Work-Based Learning Experiences in Nigeria
Work-based learning experiences in Strathmore are structured to help a student make career decisions, network with potential employers, select courses of study, and develop job skills relevant to future employment. Through the interaction of work and study experiences, students enhance their academic knowledge, personal development, and professional preparation. Or at least, this is the kind of experience Collins and Verah were enriched with when they began their internship in Obra Legal LLP; a leading law firm in Nigeria.
How it all began
Having received an email advertising an eight-week internship in Nigeria from the director of international partnerships at the Strathmore Law School, Allan Mukuki, both Collins and Verah applied and won the golden opportunity. On 30th April they flew to the Southeastern part of Nigeria, Enugu State, where Obra Legal is located. Grateful for this opportunity, they beam with excitement as they narrate their experiences.
What are some of the challenges you experienced?
Collins: Well, for me, a major challenge we experienced was Covid and the ongoing judicial strike. Unfortunately, when we arrived the courts were on strike. The strike came to be when the judicial arm was clamoring for financial autonomy. Nigeria is a federation therefore the states are not completely autonomous despite having their own chief justices and High Court Rules etc. In this case, when the Budget is set out, it is the state, headed by the governor that decides the distribution of the finance. For this reason, the judicial arm demands full autonomy of its finances once the national budget is approved, instead of going through the states. It is quite a conundrum.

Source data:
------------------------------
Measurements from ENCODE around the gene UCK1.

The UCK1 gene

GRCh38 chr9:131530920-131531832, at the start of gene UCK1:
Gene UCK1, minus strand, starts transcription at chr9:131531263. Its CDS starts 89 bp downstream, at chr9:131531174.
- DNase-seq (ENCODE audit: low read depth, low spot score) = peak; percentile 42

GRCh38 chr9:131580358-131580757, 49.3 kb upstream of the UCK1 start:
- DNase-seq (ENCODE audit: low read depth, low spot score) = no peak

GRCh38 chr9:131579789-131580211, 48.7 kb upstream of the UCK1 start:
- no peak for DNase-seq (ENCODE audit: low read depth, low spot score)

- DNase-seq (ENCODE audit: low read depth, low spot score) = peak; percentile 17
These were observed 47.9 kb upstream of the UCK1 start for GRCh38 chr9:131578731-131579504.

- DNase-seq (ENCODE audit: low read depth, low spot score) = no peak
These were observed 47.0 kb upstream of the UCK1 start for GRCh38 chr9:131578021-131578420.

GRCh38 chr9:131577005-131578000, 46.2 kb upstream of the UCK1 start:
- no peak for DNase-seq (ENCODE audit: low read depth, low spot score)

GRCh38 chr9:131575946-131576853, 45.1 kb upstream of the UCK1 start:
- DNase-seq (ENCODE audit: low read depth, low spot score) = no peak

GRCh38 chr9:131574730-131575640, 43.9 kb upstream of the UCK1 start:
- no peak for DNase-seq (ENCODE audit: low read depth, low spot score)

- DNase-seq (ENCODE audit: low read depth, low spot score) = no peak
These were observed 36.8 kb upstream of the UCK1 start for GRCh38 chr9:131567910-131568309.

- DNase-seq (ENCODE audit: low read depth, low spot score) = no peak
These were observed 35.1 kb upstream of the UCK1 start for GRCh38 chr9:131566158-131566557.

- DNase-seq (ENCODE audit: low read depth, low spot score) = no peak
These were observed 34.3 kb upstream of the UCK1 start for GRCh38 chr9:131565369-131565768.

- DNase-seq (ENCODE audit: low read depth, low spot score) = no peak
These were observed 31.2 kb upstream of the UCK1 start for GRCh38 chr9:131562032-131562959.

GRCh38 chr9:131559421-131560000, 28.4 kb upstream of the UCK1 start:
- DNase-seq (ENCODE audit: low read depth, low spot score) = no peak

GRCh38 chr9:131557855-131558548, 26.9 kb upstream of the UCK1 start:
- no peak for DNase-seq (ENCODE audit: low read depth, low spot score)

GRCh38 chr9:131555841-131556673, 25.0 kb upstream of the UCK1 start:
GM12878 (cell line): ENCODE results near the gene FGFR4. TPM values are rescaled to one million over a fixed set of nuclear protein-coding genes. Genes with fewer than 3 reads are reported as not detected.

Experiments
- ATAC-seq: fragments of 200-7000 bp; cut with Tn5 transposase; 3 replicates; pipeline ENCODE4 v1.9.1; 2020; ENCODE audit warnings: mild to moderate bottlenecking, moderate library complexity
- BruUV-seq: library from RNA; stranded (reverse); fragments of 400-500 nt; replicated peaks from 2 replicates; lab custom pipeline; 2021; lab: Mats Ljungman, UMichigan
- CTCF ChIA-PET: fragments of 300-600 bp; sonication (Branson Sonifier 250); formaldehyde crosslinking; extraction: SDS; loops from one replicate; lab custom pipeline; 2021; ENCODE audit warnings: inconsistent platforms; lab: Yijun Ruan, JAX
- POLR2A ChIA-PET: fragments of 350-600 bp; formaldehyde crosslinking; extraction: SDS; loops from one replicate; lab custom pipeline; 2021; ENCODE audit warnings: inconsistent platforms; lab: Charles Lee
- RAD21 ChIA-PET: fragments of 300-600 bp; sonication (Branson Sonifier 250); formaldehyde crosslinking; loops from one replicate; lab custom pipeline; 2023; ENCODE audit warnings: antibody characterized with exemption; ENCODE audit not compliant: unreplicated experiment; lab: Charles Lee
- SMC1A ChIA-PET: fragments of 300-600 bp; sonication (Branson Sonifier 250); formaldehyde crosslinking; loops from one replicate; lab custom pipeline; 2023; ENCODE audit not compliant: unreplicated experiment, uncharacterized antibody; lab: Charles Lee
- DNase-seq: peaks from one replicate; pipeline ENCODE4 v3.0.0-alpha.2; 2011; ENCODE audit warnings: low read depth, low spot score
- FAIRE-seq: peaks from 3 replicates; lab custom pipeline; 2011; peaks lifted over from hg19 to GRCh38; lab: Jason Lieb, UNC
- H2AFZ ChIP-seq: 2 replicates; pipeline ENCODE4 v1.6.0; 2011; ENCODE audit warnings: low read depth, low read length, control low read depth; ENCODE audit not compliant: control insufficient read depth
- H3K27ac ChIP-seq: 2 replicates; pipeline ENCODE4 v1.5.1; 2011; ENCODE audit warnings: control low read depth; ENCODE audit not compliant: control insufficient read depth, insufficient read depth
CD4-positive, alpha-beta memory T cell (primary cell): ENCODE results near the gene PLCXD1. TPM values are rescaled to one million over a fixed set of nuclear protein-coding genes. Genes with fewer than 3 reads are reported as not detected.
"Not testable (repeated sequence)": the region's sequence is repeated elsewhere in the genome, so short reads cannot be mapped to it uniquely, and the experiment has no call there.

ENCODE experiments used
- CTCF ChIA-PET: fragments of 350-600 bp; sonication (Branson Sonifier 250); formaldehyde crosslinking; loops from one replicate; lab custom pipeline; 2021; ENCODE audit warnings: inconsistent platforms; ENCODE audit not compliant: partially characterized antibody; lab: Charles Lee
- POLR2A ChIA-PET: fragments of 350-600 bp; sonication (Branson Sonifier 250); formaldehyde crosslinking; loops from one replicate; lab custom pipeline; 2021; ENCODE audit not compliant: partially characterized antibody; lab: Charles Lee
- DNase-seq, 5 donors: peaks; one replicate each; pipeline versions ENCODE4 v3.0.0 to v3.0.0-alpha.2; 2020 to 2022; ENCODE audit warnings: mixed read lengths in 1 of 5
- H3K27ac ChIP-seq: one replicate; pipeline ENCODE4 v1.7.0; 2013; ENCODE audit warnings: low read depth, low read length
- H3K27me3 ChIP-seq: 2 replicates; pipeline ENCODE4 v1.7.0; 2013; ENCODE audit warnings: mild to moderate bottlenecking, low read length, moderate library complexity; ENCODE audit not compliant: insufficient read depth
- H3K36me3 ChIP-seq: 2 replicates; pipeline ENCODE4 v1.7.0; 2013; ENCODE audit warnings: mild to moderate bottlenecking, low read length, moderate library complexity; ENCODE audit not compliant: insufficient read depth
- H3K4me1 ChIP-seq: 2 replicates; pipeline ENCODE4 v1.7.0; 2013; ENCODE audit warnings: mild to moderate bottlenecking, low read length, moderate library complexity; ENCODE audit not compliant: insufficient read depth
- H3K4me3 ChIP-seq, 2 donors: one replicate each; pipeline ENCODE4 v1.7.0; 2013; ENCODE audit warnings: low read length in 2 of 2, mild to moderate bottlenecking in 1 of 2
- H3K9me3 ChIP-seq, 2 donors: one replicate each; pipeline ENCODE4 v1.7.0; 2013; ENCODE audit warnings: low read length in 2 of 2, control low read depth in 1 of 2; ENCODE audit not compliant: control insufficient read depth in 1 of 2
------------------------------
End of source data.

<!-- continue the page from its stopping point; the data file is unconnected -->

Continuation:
Verah: Other than the aforementioned, the weather in Nigeria was extremely hot and it wasn’t the kind of weather I was used to. Most of the time, the rooms were equipped with air conditioners that would stay on for the better part of the day. Additionally, the language barrier was a major challenge especially for me. Many times, especially while at the office, my colleagues would speak the Igbo language and I had to adjust and learn a few words. English was mostly used only while addressing official matters in the office. This taught me that sometimes in life when you get an opportunity to work outside of your home country, you may need to make painful but necessary adjustments including learning a new language.
What are some of the activities you engaged in given the ongoing strike?
Verah: Obra Legal is a litigation firm which means that they access the court on a regular basis. For this reason, when the strike happened, we faced a major crisis. I would however say that despite this, we were fully engaged throughout the internship. We were drafting legal opinions and pleadings, managing case files and any other activities assigned to us.